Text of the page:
Moreover, the atmosphere at the university is incredible, says Lambert, not only because of the welcoming community, but also the natural environment.
“We expect more people to be eager to live on campus in the spring semester,” says Lambert, as the surroundings make for a wide-open, beautiful place to learn and live during the pandemic.
$85 million in upgrades
Every building on campus has been renovated in the past 15 years — representing more than $85 million in upgrades — and there are 11 residence halls, including gender-inclusive housing, honors housing and wellness housing.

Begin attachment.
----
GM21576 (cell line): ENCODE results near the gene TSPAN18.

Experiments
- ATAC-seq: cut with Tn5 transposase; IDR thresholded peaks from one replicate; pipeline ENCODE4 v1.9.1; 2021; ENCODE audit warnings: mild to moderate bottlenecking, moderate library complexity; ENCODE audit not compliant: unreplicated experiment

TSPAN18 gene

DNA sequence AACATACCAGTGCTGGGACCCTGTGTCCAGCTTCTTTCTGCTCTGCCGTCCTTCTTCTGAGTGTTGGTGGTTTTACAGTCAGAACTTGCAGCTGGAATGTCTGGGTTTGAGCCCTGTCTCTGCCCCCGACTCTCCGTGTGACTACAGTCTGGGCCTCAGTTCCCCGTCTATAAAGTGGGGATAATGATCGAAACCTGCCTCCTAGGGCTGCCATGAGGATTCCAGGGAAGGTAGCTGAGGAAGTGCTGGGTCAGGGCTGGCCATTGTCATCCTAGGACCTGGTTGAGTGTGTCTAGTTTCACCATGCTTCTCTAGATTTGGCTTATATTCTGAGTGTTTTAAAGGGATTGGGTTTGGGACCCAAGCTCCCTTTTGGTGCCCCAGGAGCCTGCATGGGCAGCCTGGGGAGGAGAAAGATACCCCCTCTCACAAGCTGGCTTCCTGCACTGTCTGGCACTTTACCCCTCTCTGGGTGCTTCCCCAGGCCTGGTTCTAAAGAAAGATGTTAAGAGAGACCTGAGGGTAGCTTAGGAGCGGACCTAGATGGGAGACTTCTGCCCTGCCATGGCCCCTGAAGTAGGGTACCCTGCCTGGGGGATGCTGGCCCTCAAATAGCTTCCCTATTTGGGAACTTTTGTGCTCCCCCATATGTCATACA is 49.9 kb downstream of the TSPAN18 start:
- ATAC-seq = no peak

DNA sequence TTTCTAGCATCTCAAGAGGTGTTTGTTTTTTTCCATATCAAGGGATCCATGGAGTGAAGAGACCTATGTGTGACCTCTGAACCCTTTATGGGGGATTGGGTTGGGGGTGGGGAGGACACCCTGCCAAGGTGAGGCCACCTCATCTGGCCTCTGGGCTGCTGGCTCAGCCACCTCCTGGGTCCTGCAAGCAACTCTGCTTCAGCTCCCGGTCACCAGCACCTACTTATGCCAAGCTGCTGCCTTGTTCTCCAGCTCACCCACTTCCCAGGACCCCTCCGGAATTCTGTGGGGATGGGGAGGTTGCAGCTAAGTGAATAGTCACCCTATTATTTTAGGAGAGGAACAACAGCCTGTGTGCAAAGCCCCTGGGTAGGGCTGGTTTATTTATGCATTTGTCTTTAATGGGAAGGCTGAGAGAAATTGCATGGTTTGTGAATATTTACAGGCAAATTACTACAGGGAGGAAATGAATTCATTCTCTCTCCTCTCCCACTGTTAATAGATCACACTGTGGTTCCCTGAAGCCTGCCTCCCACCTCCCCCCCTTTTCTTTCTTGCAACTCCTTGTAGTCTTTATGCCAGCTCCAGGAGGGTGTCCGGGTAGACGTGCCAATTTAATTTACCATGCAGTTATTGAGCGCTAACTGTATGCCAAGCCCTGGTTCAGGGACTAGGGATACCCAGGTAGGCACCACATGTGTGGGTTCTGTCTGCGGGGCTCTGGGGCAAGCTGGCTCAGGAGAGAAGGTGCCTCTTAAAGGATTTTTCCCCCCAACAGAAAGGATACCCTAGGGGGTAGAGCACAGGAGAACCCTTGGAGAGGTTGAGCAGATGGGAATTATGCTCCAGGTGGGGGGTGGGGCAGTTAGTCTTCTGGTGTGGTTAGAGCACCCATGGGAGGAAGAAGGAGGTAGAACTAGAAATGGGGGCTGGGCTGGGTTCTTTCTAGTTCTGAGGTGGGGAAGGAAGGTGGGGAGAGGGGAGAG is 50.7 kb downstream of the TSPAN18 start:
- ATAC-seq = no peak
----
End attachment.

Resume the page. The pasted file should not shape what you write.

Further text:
Most students who live on-campus can expect to have a roommate, in either a suite, pod or traditional corridor residence hall, says Lambert. There are also singles available if students require them. All traditional-age students except commuters living with parents or guardians live on campus during their freshman and sophomore years.
Because of the coronavirus, all courses have been remote since March, with students given the option to live on campus in the fall; about 30 percent lived on campus this past semester, with many choosing to study at home, says Lambert. Even with the lockdowns, learning continued at its steady pace since March, he says.
In-person, hybrid and remote this spring
For the coming semester, Castleton expects to resume in-person learning, while also offering remote and hybrid courses.